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In convex optimization, the feasible region is convex if equality constraints $h(x)$ are linear or affine, and inequality constraints $g(x) \leq 0$ are convex. Does this mean that if $h(x)$ is nonlinear, then the optimization problem is non-convex? Is there any special case where $h(x)$ is nonlinear and the feasible region is still convex?

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Because of the specific way you asked your question, I do consider the other answers provided to be incorrect.

Given a set of equations and inequalities on $x\in\mathbb{R}^n$: $$\begin{array}{ll} h_i(x) = 0 & i=1,2,\dots,M \\ g_j(x) \leq 0 & j=1,2,\dots, N \end{array}$$ As you correctly state, if the equality constraint functions $h_i$ are affine, and the inequality constraint functions $g_j$ are convex, then the feasible region---the set of points that satisfy these constraints---is convex.

But this is a one way implication. It is not necessarily the case that non-affine $h_i$ or non-convex $g_j$ result in a non-convex feasible region. And no, not all examples are contrived.

The notion of quasiconvexity is important here. It offers us a more relaxed set of conditions: if the equality constraint functions $h_i$ are quasilinear, and the inequality constraint functions are quasiconvex, then the feasible region is convex. There are plenty of genuinely useful quasiconvex, quasiconcave, and quasilinear functions out there.

Even that isn't as relaxed as it can be. For instance, quasiconvexity requires that all of the sublevel sets $\{x\,|\,g_j(x)\leq\alpha\}$ are convex. But for the specific case we're considering, we only care about $\alpha=0$. Still, at this point, I'd suggest that relaxing the class of functions even further gets you into the realm of manufactured/contrived cases.

Having said all this: in practice, we define a convex optimization problem as one having only affine equality constraint functions and convex inequality constraint functions. Doing so is necessary both to assist in analysis/proofmaking and building computational methods. Even if you have quasiconvexity/quasilinearity, ultimately you will have to find an equivalent set of constraints that satisfy the stricter condition if you wish to solve the model.

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If the equality constraints are nonlinear the feasible region is not a convex set (even if the non-linear equality constraints are convex functions). Consider for example $h(x, y)=\left(x-\frac{3}{2}\right)^2+(y-5)^2=10$,$\ \ \ $$g_1(x, y)=2x^2+3y^2\leq 35$,$\ \ \ $ $g_2(x, y), g_3(x, y)\geq0$.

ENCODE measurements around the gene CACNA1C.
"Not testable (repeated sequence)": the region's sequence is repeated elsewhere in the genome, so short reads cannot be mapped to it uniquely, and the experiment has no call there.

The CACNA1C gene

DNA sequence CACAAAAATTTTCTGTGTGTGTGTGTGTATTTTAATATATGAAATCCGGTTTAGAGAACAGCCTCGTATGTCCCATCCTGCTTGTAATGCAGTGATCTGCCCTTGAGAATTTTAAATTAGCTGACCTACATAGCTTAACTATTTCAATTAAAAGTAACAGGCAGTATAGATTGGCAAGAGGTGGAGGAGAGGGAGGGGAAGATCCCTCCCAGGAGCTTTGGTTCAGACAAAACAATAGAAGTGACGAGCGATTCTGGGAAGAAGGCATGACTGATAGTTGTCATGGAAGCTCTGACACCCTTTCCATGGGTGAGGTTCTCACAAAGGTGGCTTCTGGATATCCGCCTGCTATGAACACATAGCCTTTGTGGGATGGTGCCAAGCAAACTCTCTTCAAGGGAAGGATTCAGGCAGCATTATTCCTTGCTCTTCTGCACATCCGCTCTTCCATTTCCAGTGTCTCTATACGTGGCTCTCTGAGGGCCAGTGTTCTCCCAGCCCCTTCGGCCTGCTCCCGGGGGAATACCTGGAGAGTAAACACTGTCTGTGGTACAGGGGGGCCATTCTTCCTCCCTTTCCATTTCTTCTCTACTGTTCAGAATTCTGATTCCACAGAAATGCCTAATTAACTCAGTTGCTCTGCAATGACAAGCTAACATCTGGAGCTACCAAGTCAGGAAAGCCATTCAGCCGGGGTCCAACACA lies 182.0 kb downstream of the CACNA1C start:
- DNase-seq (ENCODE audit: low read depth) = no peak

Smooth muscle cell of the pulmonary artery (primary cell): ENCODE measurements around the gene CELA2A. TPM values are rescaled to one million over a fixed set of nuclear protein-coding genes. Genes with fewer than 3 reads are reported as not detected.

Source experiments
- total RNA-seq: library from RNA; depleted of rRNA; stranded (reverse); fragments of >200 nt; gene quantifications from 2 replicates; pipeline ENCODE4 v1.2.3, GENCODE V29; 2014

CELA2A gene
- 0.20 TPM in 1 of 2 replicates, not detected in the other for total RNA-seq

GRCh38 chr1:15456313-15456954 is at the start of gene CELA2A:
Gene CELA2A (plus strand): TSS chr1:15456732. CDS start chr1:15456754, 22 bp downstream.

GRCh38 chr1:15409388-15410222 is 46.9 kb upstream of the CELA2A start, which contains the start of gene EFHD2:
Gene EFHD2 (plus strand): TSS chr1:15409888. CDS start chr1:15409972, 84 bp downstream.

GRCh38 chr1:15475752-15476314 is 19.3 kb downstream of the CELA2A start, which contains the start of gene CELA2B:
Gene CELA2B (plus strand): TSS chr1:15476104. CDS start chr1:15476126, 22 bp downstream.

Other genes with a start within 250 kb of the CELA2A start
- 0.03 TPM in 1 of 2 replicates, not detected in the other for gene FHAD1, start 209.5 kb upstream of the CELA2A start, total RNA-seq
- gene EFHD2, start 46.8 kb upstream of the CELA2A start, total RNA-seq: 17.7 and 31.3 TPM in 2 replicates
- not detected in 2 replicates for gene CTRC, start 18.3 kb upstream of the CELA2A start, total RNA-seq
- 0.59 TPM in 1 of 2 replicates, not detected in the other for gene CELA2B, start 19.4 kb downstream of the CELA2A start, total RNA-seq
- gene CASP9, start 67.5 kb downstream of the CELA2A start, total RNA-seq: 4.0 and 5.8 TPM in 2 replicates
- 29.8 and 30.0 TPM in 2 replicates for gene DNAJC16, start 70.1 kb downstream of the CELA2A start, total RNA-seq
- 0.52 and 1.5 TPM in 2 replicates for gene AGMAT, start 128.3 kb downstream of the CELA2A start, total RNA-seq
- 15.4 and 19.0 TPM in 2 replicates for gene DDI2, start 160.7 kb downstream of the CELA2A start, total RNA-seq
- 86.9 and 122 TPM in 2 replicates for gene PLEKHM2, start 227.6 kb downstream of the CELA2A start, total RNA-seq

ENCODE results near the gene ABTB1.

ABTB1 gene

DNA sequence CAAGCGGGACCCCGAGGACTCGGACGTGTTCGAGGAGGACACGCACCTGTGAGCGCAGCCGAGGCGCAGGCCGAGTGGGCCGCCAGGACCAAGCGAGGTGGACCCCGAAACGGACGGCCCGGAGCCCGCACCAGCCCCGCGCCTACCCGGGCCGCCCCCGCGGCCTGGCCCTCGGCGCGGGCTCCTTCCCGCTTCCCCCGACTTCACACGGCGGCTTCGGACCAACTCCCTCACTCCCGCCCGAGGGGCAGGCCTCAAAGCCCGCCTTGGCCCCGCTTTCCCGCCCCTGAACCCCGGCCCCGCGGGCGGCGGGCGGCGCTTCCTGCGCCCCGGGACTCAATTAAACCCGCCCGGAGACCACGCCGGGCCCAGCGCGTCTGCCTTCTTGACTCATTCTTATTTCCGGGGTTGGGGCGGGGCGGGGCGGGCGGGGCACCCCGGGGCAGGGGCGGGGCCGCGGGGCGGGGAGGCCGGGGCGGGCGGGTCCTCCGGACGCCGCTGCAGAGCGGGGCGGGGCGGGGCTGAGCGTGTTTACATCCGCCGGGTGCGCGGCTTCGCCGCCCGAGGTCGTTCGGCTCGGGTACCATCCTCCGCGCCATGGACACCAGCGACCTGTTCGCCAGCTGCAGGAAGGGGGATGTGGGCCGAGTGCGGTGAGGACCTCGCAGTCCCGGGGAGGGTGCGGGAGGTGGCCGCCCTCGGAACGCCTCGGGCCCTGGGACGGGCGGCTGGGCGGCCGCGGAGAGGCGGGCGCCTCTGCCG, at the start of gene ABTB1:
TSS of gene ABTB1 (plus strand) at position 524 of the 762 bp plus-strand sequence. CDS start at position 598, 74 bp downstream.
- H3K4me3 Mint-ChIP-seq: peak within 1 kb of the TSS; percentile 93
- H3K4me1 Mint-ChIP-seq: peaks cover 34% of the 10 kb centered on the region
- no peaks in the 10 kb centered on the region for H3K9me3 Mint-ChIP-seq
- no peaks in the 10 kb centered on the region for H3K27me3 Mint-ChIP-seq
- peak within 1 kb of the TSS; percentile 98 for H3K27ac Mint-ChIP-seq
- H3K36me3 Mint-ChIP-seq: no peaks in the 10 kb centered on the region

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    $\begingroup$ What about $h(x,y)=(x-2y)^2$? $\endgroup$ – Michael Grant Jan 15 '18 at 6:03
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You can see the equality constraint $h(x)=0$ as two inequality constraints, i.e., $h(x) \leq 0$ and $h(x) \geq 0$. If $h$ is not linear, then there is no way for both $h(x) \leq 0$ and $h(x) \geq 0$ to be convex and, therefore, the problem is always non-convex. See also [Boyd, Ch. 2.1].

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    $\begingroup$ I'll ask you the same question I asked Redeldio below: what if $h(x,y)=(x-2y)^2$? It is not necessary for $h(x)$ to be affine for the equality constraint $h(x)=0$ to describe a convex set. The same is true for inequality constraints: it is not necessary for $g(x)$ to be convex for $g(x)\leq 0$ to describe a convex set---consider, for instance, $\sqrt{|x|}-1$. $\endgroup$ – Michael Grant Jan 15 '18 at 6:06
  • $\begingroup$ You have to consider always irreducible constraints. In your example, $(x-2y) = 0$ can be readily reduced to $x-2y = 0$, which is an affine function. The same holds for inequality constraints. $\endgroup$ – TheDon Jan 15 '18 at 9:36
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    $\begingroup$ Yes, but the OP is asking if the constraint function must be affine for the constraint set to be convex, so the answer is no. Here’s another: $\lceil x \rceil = 1$. $\endgroup$ – Michael Grant Jan 15 '18 at 13:31
  • $\begingroup$ Of course a convex constraint see can be described by a set of linear equations and nonlinear inequalities. But thats a one way implication. $\endgroup$ – Michael Grant Jan 15 '18 at 13:33
  • $\begingroup$ In fact, it is sufficient for $h_i$ to be quasilinear and $g_j$ to be quasicomvex, but even that is not necessary. $\endgroup$ – Michael Grant Jan 15 '18 at 13:41

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